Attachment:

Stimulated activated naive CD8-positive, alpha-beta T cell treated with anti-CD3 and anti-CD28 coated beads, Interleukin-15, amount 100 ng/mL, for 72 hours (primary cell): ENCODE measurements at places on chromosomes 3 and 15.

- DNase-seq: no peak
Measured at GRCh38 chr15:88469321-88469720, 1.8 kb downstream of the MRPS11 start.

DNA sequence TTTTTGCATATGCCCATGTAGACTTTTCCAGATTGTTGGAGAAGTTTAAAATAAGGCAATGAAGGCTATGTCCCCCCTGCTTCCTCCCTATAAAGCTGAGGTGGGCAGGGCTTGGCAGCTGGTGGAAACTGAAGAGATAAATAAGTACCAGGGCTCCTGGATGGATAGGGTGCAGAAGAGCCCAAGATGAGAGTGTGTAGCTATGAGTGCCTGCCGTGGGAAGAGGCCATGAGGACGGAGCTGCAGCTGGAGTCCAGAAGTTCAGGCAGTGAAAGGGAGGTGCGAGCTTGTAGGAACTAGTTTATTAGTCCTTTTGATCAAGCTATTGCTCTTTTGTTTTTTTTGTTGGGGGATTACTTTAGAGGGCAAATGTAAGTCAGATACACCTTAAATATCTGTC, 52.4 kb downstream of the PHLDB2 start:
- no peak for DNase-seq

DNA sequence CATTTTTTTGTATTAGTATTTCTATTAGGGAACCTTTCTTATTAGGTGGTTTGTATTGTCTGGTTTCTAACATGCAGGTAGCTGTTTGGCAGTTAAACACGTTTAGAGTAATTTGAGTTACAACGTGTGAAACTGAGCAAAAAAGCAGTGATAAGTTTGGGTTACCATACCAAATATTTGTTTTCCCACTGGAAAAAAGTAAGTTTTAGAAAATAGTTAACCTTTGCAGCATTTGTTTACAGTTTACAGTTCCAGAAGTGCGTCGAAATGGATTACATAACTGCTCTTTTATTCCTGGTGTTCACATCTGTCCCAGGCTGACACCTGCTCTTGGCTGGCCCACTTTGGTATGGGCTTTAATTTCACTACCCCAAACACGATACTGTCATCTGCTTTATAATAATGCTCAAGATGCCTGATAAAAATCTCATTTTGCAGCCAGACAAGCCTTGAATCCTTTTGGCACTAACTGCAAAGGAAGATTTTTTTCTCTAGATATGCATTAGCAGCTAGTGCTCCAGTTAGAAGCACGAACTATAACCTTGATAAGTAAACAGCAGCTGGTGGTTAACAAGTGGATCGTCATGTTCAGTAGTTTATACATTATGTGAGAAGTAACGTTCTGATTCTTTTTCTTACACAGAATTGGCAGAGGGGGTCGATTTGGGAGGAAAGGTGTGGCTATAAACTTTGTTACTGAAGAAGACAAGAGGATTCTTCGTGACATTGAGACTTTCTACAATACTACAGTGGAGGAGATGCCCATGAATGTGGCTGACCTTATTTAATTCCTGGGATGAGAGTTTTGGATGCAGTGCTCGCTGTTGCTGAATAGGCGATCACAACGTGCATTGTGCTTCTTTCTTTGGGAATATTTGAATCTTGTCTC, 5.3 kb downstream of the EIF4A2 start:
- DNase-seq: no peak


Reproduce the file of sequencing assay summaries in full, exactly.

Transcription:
Stimulated activated naive CD8-positive, alpha-beta T cell treated with anti-CD3 and anti-CD28 coated beads, Interleukin-15, amount 100 ng/mL, for 72 hours (primary cell): ENCODE measurements at places on chromosomes 3 and 15.

- DNase-seq: no peak
Measured at GRCh38 chr15:88469321-88469720, 1.8 kb downstream of the MRPS11 start.

DNA sequence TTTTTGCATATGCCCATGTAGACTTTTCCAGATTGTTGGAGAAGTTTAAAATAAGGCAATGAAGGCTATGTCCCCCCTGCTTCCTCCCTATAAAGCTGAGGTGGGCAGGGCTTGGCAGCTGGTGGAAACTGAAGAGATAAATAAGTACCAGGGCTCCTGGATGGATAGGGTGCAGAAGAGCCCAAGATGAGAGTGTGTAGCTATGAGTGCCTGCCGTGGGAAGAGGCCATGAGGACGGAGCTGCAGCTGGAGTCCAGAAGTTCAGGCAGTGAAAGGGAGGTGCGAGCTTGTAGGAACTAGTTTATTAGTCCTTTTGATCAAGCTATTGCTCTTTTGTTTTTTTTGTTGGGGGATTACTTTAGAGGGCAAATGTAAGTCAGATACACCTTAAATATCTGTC, 52.4 kb downstream of the PHLDB2 start:
- no peak for DNase-seq

DNA sequence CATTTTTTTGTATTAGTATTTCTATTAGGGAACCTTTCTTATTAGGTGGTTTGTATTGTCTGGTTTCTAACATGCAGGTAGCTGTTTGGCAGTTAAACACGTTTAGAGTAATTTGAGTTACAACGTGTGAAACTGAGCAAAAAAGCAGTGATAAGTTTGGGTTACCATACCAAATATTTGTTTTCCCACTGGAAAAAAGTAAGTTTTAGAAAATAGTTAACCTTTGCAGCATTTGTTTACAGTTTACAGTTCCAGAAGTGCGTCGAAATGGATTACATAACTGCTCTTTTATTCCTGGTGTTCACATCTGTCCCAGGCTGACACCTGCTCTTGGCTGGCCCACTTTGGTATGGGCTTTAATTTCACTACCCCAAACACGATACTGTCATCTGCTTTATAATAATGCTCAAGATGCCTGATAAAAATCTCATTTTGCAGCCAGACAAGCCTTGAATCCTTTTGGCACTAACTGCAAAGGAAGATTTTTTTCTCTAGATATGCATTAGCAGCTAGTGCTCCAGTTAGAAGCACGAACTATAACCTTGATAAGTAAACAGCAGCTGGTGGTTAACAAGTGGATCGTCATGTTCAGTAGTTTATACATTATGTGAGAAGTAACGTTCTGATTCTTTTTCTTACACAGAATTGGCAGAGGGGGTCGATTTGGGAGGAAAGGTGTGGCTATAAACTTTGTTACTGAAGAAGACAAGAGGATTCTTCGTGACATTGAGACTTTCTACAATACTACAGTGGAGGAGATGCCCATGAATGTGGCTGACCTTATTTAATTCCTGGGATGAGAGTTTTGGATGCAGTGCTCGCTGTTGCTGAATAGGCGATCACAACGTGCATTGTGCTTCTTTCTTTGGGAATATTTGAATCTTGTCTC, 5.3 kb downstream of the EIF4A2 start:
- DNase-seq: no peak